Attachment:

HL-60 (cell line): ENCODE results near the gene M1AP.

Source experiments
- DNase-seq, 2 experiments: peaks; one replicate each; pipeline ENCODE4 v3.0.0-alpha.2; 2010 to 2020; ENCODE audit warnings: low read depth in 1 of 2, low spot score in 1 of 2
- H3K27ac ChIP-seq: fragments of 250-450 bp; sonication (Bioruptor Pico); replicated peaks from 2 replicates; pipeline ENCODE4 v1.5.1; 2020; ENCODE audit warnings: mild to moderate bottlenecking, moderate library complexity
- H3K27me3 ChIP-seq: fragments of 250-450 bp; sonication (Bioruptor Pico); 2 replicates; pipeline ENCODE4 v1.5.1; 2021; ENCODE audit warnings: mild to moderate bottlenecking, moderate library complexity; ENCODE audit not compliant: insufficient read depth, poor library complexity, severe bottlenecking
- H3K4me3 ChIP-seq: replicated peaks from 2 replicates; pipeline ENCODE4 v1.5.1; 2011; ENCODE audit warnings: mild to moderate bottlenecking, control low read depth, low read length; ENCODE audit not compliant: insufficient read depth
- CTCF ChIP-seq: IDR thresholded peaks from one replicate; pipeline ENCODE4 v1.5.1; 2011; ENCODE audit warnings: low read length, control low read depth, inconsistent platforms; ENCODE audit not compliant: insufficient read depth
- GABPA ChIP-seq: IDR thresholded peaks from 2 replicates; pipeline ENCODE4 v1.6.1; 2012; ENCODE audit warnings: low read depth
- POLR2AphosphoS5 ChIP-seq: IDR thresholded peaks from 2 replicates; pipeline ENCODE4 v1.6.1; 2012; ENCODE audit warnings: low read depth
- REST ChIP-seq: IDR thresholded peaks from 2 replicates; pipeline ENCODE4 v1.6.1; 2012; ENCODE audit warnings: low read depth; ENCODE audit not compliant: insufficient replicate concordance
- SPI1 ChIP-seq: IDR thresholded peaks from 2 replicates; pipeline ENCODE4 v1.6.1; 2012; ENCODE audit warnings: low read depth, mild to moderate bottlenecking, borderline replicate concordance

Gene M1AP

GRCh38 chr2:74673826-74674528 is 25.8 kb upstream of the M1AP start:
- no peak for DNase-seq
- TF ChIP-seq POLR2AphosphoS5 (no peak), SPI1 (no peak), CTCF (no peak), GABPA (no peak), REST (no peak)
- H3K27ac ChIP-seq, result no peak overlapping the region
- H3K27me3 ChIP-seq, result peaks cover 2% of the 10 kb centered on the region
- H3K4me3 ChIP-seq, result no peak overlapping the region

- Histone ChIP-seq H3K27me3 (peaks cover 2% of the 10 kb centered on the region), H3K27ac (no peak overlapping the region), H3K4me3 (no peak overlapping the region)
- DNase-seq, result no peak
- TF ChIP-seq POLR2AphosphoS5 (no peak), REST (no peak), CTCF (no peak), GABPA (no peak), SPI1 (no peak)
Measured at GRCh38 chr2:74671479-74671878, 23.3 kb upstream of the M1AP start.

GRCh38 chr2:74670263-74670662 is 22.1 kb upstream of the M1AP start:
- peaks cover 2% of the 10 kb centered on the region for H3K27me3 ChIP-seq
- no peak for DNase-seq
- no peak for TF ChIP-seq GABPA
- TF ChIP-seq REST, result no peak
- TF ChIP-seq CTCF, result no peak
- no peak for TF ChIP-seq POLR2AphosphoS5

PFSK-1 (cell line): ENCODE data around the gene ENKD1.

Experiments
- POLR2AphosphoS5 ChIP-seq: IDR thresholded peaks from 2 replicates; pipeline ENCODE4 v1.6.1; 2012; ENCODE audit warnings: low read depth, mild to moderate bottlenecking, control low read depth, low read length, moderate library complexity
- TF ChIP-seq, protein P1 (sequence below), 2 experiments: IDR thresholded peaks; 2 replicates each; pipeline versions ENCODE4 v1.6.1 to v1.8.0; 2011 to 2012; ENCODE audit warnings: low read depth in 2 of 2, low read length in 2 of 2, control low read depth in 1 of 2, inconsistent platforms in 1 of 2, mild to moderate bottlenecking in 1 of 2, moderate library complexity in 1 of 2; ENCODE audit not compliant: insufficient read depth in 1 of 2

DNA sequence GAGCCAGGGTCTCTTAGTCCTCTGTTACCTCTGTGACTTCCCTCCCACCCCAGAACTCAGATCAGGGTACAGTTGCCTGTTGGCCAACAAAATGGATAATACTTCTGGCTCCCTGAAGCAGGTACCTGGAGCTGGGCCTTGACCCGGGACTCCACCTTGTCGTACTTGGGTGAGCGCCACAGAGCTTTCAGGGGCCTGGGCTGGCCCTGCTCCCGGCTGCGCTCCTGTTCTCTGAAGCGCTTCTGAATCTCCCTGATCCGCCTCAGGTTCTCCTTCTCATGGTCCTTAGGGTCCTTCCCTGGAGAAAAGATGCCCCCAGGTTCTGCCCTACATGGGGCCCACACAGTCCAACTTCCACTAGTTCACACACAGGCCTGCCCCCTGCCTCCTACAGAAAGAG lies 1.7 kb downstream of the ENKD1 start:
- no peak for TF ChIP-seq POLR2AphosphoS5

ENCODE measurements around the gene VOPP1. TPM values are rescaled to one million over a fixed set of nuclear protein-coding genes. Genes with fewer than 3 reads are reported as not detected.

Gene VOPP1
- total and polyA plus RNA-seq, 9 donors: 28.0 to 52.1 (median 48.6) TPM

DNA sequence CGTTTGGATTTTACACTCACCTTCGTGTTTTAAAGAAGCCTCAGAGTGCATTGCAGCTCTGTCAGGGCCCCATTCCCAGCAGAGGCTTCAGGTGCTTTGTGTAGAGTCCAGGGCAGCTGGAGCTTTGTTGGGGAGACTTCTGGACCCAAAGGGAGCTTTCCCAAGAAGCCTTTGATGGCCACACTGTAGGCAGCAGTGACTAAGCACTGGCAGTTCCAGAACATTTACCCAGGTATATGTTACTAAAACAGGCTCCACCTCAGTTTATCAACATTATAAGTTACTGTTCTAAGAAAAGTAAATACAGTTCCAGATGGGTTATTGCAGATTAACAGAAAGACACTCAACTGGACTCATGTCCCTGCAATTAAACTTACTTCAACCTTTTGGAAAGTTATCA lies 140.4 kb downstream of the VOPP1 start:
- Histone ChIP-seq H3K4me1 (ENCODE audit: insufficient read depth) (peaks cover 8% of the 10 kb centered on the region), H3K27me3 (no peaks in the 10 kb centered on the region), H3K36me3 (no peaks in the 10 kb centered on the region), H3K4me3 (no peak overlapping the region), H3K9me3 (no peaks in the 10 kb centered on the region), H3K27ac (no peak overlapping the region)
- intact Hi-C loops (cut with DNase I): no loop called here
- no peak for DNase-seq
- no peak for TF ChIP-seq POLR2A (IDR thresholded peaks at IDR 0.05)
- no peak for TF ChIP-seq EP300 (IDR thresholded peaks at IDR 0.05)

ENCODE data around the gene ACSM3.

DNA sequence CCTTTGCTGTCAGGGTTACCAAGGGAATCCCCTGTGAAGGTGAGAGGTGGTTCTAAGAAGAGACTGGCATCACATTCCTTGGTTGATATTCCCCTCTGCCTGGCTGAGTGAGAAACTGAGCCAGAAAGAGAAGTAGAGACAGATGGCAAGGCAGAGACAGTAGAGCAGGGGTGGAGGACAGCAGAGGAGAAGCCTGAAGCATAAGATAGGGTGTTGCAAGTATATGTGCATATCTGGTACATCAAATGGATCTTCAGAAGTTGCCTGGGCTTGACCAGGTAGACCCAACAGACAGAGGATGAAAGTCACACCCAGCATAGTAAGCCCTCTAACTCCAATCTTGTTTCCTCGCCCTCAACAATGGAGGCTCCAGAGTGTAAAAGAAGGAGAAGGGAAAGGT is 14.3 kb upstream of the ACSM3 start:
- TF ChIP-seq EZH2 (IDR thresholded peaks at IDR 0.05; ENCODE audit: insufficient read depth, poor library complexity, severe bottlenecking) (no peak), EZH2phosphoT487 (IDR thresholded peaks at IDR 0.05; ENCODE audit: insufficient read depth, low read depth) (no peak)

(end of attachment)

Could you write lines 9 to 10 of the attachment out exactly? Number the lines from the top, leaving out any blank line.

- POLR2AphosphoS5 ChIP-seq: IDR thresholded peaks from 2 replicates; pipeline ENCODE4 v1.6.1; 2012; ENCODE audit warnings: low read depth
- REST ChIP-seq: IDR thresholded peaks from 2 replicates; pipeline ENCODE4 v1.6.1; 2012; ENCODE audit warnings: low read depth; ENCODE audit not compliant: insufficient replicate concordance